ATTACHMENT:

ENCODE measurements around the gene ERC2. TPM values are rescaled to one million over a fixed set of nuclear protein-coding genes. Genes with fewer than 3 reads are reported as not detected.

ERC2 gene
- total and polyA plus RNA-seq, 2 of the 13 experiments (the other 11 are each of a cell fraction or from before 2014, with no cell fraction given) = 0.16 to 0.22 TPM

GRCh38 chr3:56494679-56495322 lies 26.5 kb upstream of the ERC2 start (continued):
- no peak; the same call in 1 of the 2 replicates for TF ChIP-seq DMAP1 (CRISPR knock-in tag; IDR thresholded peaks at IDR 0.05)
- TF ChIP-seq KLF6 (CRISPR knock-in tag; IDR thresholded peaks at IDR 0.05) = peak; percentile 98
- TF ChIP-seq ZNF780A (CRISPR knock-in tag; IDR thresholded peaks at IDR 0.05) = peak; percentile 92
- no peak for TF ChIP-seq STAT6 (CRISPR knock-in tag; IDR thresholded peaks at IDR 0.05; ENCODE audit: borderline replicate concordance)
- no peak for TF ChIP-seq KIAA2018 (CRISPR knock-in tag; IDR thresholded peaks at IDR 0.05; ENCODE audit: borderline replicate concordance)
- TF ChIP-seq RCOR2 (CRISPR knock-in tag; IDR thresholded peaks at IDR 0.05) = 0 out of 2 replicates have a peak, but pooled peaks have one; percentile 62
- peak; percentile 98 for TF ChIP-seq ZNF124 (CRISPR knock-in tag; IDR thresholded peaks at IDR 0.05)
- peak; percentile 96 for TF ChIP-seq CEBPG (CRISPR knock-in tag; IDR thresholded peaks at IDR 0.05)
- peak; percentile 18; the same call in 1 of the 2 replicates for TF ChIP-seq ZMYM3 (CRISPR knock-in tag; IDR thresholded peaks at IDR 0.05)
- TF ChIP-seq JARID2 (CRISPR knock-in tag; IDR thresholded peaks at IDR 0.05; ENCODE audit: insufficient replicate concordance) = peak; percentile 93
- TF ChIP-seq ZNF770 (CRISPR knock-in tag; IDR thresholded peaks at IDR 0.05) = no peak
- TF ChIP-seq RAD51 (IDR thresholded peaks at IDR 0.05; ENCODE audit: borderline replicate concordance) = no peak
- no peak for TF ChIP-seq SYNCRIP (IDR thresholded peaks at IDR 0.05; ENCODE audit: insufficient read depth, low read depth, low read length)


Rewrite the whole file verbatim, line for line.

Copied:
ENCODE measurements around the gene ERC2. TPM values are rescaled to one million over a fixed set of nuclear protein-coding genes. Genes with fewer than 3 reads are reported as not detected.

ERC2 gene
- total and polyA plus RNA-seq, 2 of the 13 experiments (the other 11 are each of a cell fraction or from before 2014, with no cell fraction given) = 0.16 to 0.22 TPM

GRCh38 chr3:56494679-56495322 lies 26.5 kb upstream of the ERC2 start (continued):
- no peak; the same call in 1 of the 2 replicates for TF ChIP-seq DMAP1 (CRISPR knock-in tag; IDR thresholded peaks at IDR 0.05)
- TF ChIP-seq KLF6 (CRISPR knock-in tag; IDR thresholded peaks at IDR 0.05) = peak; percentile 98
- TF ChIP-seq ZNF780A (CRISPR knock-in tag; IDR thresholded peaks at IDR 0.05) = peak; percentile 92
- no peak for TF ChIP-seq STAT6 (CRISPR knock-in tag; IDR thresholded peaks at IDR 0.05; ENCODE audit: borderline replicate concordance)
- no peak for TF ChIP-seq KIAA2018 (CRISPR knock-in tag; IDR thresholded peaks at IDR 0.05; ENCODE audit: borderline replicate concordance)
- TF ChIP-seq RCOR2 (CRISPR knock-in tag; IDR thresholded peaks at IDR 0.05) = 0 out of 2 replicates have a peak, but pooled peaks have one; percentile 62
- peak; percentile 98 for TF ChIP-seq ZNF124 (CRISPR knock-in tag; IDR thresholded peaks at IDR 0.05)
- peak; percentile 96 for TF ChIP-seq CEBPG (CRISPR knock-in tag; IDR thresholded peaks at IDR 0.05)
- peak; percentile 18; the same call in 1 of the 2 replicates for TF ChIP-seq ZMYM3 (CRISPR knock-in tag; IDR thresholded peaks at IDR 0.05)
- TF ChIP-seq JARID2 (CRISPR knock-in tag; IDR thresholded peaks at IDR 0.05; ENCODE audit: insufficient replicate concordance) = peak; percentile 93
- TF ChIP-seq ZNF770 (CRISPR knock-in tag; IDR thresholded peaks at IDR 0.05) = no peak
- TF ChIP-seq RAD51 (IDR thresholded peaks at IDR 0.05; ENCODE audit: borderline replicate concordance) = no peak
- no peak for TF ChIP-seq SYNCRIP (IDR thresholded peaks at IDR 0.05; ENCODE audit: insufficient read depth, low read depth, low read length)